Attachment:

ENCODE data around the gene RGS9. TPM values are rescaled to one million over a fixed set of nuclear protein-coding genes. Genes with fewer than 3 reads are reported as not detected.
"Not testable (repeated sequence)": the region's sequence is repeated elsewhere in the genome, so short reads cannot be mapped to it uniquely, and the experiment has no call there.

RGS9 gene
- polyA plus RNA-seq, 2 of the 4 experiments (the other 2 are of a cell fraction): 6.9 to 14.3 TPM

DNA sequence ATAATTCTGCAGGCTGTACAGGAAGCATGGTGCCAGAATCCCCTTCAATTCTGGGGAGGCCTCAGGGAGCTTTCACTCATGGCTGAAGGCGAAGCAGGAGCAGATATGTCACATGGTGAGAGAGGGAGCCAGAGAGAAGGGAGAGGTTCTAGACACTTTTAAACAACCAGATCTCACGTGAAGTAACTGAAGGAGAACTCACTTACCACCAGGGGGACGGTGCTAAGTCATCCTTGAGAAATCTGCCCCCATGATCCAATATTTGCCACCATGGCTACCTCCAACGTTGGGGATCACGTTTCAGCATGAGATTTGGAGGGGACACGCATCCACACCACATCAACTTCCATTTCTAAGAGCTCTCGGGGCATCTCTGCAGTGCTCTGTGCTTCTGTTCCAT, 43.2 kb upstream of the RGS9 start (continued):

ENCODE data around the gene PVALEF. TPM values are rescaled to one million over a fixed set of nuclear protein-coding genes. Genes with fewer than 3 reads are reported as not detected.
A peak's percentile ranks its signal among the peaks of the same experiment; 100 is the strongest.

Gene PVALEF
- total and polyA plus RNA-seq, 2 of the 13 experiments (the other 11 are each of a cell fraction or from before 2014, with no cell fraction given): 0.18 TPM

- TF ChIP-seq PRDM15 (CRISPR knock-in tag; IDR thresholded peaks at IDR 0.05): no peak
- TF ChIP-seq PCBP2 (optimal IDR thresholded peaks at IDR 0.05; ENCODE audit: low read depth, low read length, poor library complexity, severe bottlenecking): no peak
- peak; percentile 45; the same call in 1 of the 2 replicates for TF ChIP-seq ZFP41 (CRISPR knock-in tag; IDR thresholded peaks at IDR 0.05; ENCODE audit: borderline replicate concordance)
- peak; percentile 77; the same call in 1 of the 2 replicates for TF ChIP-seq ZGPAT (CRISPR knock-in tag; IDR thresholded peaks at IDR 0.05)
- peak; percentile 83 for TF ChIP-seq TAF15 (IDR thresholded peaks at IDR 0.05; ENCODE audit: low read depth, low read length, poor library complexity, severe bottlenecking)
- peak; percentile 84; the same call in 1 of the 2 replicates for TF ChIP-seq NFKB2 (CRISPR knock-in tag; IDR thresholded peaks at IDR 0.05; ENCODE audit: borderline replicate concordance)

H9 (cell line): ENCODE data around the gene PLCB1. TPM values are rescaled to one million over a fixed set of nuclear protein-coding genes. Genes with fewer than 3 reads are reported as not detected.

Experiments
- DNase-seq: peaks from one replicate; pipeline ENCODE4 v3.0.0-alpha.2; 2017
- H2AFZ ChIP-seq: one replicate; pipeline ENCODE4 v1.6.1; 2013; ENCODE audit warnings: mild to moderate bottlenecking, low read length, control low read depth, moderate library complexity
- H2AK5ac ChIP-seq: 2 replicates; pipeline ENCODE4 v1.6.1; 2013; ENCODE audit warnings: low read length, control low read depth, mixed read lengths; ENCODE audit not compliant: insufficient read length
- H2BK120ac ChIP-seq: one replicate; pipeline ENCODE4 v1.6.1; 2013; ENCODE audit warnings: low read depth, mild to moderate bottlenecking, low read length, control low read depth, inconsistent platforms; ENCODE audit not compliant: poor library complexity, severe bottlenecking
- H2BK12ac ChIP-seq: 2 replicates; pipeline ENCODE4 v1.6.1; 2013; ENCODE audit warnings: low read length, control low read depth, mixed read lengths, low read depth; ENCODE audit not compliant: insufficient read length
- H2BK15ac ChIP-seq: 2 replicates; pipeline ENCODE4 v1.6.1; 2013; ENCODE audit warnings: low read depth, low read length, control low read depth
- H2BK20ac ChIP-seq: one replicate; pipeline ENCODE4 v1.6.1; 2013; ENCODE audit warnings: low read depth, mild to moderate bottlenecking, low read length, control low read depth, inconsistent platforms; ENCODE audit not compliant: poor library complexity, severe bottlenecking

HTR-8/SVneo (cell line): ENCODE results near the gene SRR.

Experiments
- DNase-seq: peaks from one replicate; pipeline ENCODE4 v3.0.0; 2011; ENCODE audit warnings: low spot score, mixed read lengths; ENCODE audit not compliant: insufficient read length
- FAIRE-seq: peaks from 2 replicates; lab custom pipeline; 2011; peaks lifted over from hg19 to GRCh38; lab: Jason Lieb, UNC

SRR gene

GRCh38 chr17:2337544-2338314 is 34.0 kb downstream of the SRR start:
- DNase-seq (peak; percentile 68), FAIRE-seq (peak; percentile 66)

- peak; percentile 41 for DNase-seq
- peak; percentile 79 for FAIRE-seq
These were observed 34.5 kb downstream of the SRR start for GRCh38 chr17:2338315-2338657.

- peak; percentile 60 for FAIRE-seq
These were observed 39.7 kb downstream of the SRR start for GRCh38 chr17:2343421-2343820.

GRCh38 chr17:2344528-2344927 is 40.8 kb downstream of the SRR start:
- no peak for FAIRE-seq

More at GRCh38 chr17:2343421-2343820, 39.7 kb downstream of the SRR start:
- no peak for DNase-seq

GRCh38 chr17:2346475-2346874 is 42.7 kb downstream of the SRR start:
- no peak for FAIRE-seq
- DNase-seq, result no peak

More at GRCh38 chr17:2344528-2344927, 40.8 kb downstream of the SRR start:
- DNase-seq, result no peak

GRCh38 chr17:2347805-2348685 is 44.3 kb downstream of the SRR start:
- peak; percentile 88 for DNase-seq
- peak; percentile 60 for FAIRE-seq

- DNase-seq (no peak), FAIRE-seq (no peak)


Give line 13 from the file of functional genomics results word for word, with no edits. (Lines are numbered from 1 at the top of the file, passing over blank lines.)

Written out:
- peak; percentile 77; the same call in 1 of the 2 replicates for TF ChIP-seq ZGPAT (CRISPR knock-in tag; IDR thresholded peaks at IDR 0.05)